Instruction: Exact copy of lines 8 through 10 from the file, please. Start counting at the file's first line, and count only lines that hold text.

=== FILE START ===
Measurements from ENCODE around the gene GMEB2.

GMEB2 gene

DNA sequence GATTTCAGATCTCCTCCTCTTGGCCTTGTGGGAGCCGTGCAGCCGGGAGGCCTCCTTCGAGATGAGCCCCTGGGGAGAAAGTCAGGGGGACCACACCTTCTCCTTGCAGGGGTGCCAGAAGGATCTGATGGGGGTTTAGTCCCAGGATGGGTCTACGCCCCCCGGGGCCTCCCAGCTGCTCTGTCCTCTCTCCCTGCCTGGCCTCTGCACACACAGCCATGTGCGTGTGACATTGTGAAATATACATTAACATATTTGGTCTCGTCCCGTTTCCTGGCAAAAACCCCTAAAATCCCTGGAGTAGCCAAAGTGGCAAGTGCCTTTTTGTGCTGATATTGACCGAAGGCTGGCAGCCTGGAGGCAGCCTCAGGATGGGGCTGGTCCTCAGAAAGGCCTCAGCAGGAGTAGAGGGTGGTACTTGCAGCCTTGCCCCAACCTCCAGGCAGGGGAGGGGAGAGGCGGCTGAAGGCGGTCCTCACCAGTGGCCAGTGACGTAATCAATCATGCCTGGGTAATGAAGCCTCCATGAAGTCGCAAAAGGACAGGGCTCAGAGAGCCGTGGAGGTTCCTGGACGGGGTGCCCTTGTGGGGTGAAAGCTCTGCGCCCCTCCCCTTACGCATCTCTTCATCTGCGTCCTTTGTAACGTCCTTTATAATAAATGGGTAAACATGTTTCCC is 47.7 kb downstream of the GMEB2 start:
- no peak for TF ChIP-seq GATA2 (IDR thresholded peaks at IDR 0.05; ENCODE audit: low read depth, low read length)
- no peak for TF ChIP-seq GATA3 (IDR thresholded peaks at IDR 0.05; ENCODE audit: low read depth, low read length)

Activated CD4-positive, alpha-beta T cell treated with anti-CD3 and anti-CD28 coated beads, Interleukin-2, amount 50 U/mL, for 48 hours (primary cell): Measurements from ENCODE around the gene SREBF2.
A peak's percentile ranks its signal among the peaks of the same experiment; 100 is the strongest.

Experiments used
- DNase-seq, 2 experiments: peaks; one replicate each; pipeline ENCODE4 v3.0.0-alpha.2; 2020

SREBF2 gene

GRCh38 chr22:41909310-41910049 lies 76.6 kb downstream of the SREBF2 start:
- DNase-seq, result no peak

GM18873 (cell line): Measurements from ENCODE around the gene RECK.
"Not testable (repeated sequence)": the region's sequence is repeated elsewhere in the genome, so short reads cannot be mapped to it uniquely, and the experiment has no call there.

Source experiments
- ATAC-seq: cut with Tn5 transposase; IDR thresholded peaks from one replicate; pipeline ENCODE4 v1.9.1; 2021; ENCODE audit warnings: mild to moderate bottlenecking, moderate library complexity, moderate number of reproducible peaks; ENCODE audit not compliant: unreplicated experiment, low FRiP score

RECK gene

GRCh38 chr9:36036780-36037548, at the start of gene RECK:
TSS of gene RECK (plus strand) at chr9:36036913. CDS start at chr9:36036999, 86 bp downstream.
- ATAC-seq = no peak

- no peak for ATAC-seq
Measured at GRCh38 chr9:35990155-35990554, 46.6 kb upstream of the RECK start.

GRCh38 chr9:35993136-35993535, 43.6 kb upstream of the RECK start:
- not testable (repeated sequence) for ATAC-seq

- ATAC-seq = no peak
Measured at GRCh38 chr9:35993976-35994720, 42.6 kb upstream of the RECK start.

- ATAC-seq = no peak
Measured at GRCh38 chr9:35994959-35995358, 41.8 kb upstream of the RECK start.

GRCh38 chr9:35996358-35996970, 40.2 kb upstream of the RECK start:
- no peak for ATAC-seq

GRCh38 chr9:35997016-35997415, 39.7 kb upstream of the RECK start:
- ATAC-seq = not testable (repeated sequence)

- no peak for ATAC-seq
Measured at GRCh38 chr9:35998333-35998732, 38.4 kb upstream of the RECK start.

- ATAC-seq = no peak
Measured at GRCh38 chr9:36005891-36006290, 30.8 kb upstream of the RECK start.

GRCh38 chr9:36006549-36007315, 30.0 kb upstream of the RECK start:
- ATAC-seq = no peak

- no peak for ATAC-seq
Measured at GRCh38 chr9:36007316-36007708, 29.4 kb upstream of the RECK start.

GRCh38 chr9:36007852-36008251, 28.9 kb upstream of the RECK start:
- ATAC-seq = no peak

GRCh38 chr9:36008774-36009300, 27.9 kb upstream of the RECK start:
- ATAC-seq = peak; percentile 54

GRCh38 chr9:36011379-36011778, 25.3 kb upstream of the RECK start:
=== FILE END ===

Experiments used
- DNase-seq, 2 experiments: peaks; one replicate each; pipeline ENCODE4 v3.0.0-alpha.2; 2020

SREBF2 gene